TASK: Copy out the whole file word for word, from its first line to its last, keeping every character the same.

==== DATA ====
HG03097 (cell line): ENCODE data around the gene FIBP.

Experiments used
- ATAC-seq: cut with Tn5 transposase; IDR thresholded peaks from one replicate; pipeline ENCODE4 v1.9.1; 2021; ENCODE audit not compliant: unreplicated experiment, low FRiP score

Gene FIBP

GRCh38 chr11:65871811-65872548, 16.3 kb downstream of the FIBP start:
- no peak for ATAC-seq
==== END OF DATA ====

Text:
HG03097 (cell line): ENCODE data around the gene FIBP.

Experiments used
- ATAC-seq: cut with Tn5 transposase; IDR thresholded peaks from one replicate; pipeline ENCODE4 v1.9.1; 2021; ENCODE audit not compliant: unreplicated experiment, low FRiP score

Gene FIBP

GRCh38 chr11:65871811-65872548, 16.3 kb downstream of the FIBP start:
- no peak for ATAC-seq